The 5th annual Vermont Blueberry Festival at Craftsbury Farmers Market is free and everyone is invited. Enjoy the festivities on the stunning Craftsbury Common town green. Bring your camera!

Craftsbury Farmers’ Market vendors get creative and produce blueberry-themed products especially for this event like:

    • PLUS:
      • Enter our Vermont Blueberry Festival FREE drawing – Win prizes
        • Visit our market each Saturday from July 3rd through July 31, 2021 (Festival day) and enter our drawing each time for $100s in “Market Money”. Market Money may be spent at our vendors through October 2, 2021.
      • Free, family-friendly calliope music by Gordon’s Granite Calliope, perhaps the only “rock” in the world that performs. Here’s a Seven Days “Stuck in Vermont” episode (June 6, 2019) of Gordon’s Granite Calliope.
      • Meet a descendant of the high-bush blueberry developer, Dr. Frederick Vernon Coville.
      • Vermont Blueberry Festival Pie baking contest – Win $50 – Entry Form
      • Blueberry & pollinators theme face-painting by Audrey.
      • Caricatures by John Steven Gurney.

      Did you know?

      • The 3rd Annual (2018) Vermont Blueberry Festival at Craftsbury Farmers Market was selected as a “#1 Must See, Must Do Event” by Seven Days, Vermont’s Independent Voice Weekly.
      • Native blueberry shrubs have been around for tens of thousands of years.
      • Blueberry is a native shrub that was grown by Native Americans.
      • In the 1900s, Dr. Frederick Vernon Coville of the USDA, with New Jersey resident Elizabeth White, a commercial cranberry grower, selected blueberry shrubs from the wild and crosses that formed the basis of highbush varieties available today. Dr. Coville was a member of the National Geographic Society along with Teddy Roosevelt.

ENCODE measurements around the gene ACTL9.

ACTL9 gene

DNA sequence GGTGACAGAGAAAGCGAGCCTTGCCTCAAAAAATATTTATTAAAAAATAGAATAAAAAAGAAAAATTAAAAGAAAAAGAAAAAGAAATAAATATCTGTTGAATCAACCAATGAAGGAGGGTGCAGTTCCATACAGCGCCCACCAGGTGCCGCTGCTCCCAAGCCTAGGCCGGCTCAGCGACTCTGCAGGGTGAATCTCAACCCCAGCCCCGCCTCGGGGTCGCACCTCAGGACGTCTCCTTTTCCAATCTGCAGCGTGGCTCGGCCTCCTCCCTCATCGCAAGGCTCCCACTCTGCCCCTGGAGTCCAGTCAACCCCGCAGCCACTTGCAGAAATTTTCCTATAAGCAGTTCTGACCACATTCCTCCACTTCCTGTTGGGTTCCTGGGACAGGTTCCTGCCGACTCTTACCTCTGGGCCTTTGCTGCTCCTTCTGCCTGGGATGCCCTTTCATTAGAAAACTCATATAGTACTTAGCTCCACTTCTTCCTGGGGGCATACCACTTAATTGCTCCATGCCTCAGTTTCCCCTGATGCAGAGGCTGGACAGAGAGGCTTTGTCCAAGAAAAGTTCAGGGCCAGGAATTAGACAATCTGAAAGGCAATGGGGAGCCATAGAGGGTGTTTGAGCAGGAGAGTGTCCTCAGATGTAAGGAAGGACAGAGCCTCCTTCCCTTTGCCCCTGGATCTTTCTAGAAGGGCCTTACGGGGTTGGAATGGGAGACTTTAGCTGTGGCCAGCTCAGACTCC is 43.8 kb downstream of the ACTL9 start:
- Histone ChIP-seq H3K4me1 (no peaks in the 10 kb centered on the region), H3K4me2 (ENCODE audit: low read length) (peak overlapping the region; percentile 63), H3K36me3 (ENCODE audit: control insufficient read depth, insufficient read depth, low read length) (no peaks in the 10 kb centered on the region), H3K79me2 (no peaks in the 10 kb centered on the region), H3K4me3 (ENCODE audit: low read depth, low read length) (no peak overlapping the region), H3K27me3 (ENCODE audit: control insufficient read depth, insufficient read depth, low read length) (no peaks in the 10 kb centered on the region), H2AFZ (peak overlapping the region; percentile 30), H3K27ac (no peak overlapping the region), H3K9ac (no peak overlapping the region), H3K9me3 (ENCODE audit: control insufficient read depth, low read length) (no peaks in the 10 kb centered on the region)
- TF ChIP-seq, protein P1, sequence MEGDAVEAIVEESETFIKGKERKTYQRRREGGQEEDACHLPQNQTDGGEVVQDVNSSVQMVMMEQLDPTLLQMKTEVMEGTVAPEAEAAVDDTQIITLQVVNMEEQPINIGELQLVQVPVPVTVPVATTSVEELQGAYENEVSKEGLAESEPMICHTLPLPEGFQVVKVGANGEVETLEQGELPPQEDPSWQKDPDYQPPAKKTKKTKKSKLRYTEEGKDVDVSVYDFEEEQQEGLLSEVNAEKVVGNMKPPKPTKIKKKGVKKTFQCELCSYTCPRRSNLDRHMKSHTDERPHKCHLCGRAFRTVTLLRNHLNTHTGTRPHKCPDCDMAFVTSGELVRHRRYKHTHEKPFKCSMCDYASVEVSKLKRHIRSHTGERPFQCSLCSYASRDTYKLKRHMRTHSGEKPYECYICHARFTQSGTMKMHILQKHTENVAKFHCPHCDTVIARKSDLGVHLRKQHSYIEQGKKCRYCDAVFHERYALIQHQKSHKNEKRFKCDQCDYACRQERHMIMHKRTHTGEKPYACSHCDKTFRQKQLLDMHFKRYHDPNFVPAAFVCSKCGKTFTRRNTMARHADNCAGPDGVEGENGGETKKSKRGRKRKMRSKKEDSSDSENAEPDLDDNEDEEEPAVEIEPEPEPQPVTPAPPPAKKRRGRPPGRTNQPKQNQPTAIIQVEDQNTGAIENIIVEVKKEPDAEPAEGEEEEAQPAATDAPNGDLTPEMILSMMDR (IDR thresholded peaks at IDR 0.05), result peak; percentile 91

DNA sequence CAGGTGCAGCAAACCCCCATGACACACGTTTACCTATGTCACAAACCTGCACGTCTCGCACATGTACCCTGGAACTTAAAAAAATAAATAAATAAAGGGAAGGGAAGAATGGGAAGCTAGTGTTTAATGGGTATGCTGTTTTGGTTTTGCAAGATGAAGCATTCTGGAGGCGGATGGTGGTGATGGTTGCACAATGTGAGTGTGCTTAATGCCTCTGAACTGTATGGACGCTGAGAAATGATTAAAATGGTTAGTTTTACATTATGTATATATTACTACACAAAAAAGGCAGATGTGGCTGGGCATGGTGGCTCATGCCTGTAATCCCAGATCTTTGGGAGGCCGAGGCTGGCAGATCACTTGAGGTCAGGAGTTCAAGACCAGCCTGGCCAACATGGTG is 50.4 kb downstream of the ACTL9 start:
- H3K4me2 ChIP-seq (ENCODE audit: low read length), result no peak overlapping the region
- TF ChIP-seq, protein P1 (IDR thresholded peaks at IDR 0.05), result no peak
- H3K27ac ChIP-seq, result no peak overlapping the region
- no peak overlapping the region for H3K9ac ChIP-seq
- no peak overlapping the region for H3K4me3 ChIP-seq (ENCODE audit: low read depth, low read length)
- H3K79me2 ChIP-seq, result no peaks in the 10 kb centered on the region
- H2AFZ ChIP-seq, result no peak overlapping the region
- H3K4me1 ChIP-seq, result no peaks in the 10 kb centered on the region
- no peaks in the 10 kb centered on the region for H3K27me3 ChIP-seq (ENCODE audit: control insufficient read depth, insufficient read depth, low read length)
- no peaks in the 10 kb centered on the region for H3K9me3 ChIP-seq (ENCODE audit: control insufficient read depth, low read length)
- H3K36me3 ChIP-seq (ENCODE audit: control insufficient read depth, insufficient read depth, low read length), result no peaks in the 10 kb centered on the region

• Descendants of Dr. Frederick Vernon Coville live in Craftsbury, VT.
      • Coville is a popular variety of the highbush blueberry in the Vaccinium genus (Vaccinium corymbosum ‘Coville’).
      • “The U.S. is the world’s largest producer of blueberries, harvesting a total of 564.4 million pounds of cultivated and wild blueberries in 2012.  More than 473.3 million pounds of cultivated blueberries were harvested, and about 60 percent were sold as fresh blueberries.” –
      • “Blueberries are the 2nd most important commercial berry crop in the United States, with a total crop value of nearly $850.9 million in 2012. (Strawberries are number 1)” –
      • “North America produces nearly 90% of world blueberry production (2005).” –
      • “The blueberry bush is a relative of the rhododendron and the azalea.” –
      • “Blueberries protect against memory loss. A 2012 study suggested that eating at least one serving of blueberries a week slowed cognitive decline by several years. One possible explanation came from a 2013 study in mice, which found that berries might protect the brain by clearing toxic proteins that accumulate there.” –
      • “One of the best facts about blueberries is that such a tasty treat is also highly nutritious. In fact, the nutritional value of blueberries is so off-the-charts high that you’ll be hard-pressed to find anything healthier to put in your mouth. Blueberries, quite simply, are one of the healthiest foods on the planet.” –
      • “Researchers have found blueberries to be higher in anti-oxidants than any other fruit or vegetable tested. By combating free-radicals in our bodies, anti-oxidants help protect against cancer and delay the aging process. But that’s not all, there’s evidence that blueberries can reduce urinary tract infections and protect against heart disease, too.” –Vern Grubinger, UVM Vegetable and Berry Specialist
      • July is National Blueberry Month.

      The Vermont Blueberry Festival at Craftsbury Farmers Market is one of many Vermont festivals celebrating aspects of life here. Check out these websites to find more Vermont family-friendly festivals and events.